HuntStand Hunting App
Real World Soybeans
Whitetail Deer
Contributors to this thread:
kyrob 20-Jun-20
WI Shedhead 20-Jun-20
RIT 20-Jun-20
Pat Lefemine 20-Jun-20
Ranger rick 20-Jun-20
Ranger rick 20-Jun-20
Junior 20-Jun-20
t-roy 20-Jun-20
Pat Lefemine 20-Jun-20
Pat Lefemine 20-Jun-20
RIT 21-Jun-20
kyrob 21-Jun-20
Kydeer1 21-Jun-20
t-roy 21-Jun-20
RIT 21-Jun-20
Mark Watkins 14-Jul-20
t-roy 14-Jul-20
Pat Lefemine 14-Jul-20
t-roy 14-Jul-20
Missouribreaks 14-Jul-20
drycreek 14-Jul-20
JL 14-Jul-20
Pat Lefemine 14-Jul-20
t-roy 14-Jul-20
JL 14-Jul-20
pav 15-Jul-20
pav 15-Jul-20
Junior 15-Jul-20
Ligh1990 15-Jul-20
BOHUNTER09 16-Jul-20
Mark Watkins 16-Jul-20
Mark Watkins 16-Jul-20
Junior 17-Jul-20
Hancock West 17-Jul-20
t-roy 17-Jul-20
Mad Trapper 17-Jul-20
Hancock West 17-Jul-20
Junior 17-Jul-20
Mark Watkins 18-Jul-20
BOHUNTER09 20-Jul-20
t-roy 20-Jul-20
Mark Watkins 20-Jul-20
Pat Lefemine 20-Jul-20
Junior 21-Jul-20
Junior 21-Jul-20
Jerry Gille 21-Jul-20
t-roy 21-Jul-20
Pat Lefemine 21-Jul-20
t-roy 21-Jul-20
Junior 21-Jul-20
Mark Watkins 21-Jul-20
Mark Watkins 21-Jul-20
Jerry 21-Jul-20
Pat Lefemine 21-Jul-20
Mark Watkins 22-Jul-20
Glats109 22-Jul-20
Glats109 22-Jul-20
From: kyrob
20-Jun-20
I put these out about 6 weeks ago and checked them today and am disappointed to say the least. Did everything right I think but they are not growing. Some are about 3 inches tall with a couple leaves but there are a lot of seeds just laying on the ground that have not germinated at all. My planter messed up and I broadcast one field to get them out before a rain. The planted field is no better as far as growth though. PH averaged 6.8 and I added the inoculant as directed. Am I expecting to much growth after 6 weeks or should there be more. This was my first time trying soybeans. Also, I have quite a few weeds and plan on spraying gly this week. Good idea or not?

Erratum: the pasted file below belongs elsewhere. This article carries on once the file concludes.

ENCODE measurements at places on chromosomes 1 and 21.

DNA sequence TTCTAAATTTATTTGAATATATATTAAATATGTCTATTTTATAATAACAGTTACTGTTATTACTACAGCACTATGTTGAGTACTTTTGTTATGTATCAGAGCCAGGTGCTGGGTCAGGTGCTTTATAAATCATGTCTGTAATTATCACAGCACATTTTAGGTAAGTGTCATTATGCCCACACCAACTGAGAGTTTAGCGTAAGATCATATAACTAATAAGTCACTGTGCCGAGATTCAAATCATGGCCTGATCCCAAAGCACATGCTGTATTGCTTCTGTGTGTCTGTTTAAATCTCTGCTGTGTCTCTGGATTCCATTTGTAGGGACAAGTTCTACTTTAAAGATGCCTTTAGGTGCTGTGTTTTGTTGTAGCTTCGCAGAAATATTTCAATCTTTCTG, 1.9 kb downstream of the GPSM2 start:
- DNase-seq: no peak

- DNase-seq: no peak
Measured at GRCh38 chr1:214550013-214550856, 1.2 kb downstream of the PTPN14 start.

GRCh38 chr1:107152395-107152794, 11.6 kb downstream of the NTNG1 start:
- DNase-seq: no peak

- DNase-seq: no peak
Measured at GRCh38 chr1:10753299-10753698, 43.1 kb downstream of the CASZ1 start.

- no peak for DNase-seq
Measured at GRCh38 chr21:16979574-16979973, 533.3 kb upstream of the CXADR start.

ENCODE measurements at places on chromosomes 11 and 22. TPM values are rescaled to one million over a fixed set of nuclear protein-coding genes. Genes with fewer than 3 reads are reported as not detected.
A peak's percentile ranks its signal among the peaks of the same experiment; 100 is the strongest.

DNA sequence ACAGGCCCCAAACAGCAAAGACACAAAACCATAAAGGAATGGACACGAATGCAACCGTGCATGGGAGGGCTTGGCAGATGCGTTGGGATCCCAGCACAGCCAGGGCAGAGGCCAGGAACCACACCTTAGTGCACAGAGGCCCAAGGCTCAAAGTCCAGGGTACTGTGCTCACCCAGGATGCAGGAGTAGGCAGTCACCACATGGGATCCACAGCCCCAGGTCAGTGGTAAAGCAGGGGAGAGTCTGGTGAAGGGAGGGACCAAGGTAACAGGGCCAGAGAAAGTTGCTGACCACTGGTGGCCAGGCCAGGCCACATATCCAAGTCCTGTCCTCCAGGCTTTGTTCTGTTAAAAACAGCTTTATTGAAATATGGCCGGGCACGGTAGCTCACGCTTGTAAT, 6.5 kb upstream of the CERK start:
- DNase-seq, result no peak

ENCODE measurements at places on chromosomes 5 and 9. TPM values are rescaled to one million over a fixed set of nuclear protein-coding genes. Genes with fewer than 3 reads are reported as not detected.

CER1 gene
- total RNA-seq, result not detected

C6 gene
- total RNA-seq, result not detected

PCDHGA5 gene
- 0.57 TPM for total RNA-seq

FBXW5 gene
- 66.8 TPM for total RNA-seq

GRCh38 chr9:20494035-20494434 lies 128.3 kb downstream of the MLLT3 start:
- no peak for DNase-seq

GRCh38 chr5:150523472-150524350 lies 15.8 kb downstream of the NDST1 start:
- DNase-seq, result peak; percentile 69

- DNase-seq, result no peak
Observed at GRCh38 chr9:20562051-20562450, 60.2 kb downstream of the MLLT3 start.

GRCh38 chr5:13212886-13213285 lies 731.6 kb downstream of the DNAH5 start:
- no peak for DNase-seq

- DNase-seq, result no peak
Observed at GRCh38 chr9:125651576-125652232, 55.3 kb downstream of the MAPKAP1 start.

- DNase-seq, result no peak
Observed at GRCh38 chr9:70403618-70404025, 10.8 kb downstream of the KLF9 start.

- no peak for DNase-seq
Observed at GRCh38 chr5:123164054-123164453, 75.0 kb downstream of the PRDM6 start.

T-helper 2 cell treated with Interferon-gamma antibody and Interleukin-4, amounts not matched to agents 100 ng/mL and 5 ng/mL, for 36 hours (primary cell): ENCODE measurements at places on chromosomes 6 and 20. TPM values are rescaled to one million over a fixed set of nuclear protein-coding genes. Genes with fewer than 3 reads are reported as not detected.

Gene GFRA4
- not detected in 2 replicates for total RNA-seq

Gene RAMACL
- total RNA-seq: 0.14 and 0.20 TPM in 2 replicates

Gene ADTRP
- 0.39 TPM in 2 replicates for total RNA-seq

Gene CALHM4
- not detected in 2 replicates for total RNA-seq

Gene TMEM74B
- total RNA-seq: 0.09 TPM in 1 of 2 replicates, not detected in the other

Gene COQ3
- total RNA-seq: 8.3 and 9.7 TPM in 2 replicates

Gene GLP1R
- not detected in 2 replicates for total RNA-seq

Thanks for any info.

From: WI Shedhead
20-Jun-20
Call or email don Higgins he will make it right with you and give you advice on planting his product

From: RIT
20-Jun-20
You did everything right and your planter messed up? There are a bunch of seeds laying on the ground? Soybeans don’t broadcast perfect without something covering them. How did you do everything right? I bet the directions don’t say have the seed laying on the ground. With never having read a RWS bag I’m going to say they might say something about 1” deep. Are they protected? If not and in small quantities they didn’t stand much of a chance anyway. Deer browse was or is an issue on top of the planting woes.

From: Pat Lefemine
20-Jun-20

Pat Lefemine's embedded Photo
Deere 7000 row planter
Pat Lefemine's embedded Photo
Deere 7000 row planter
I know people have broadcast beans before successfully but there’s going to be a lot of seeds going too deep or too shallow. Find someone who has one of these.

20-Jun-20

Ranger rick 's embedded Photo
Ranger rick 's embedded Photo
I broad cast beans every year on various plots. It works just fine. Disc,drag, spread seed, lightly drag to cover seed. I broad cast heavier then recommend to account for some seed to deep or shallow. I do it all with a 4 wheeler. Pictures are of "tank" eating , in the bean plot before I harvested him!

20-Jun-20

Ranger rick 's embedded Photo
Ranger rick 's embedded Photo

From: Junior
20-Jun-20